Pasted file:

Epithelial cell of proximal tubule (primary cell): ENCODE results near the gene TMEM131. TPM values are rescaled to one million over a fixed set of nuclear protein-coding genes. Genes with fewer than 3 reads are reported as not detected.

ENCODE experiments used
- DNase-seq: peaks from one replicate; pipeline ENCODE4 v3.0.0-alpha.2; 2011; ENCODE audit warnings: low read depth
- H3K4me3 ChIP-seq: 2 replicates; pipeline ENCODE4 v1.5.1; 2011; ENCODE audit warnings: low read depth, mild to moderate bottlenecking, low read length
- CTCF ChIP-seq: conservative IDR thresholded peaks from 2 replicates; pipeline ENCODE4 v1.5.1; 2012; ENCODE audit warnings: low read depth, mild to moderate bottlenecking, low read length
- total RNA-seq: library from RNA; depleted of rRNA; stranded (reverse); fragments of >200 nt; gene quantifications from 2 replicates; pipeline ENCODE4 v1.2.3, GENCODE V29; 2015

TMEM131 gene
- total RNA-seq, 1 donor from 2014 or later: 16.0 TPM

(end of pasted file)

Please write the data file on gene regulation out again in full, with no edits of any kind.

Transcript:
Epithelial cell of proximal tubule (primary cell): ENCODE results near the gene TMEM131. TPM values are rescaled to one million over a fixed set of nuclear protein-coding genes. Genes with fewer than 3 reads are reported as not detected.

ENCODE experiments used
- DNase-seq: peaks from one replicate; pipeline ENCODE4 v3.0.0-alpha.2; 2011; ENCODE audit warnings: low read depth
- H3K4me3 ChIP-seq: 2 replicates; pipeline ENCODE4 v1.5.1; 2011; ENCODE audit warnings: low read depth, mild to moderate bottlenecking, low read length
- CTCF ChIP-seq: conservative IDR thresholded peaks from 2 replicates; pipeline ENCODE4 v1.5.1; 2012; ENCODE audit warnings: low read depth, mild to moderate bottlenecking, low read length
- total RNA-seq: library from RNA; depleted of rRNA; stranded (reverse); fragments of >200 nt; gene quantifications from 2 replicates; pipeline ENCODE4 v1.2.3, GENCODE V29; 2015

TMEM131 gene
- total RNA-seq, 1 donor from 2014 or later: 16.0 TPM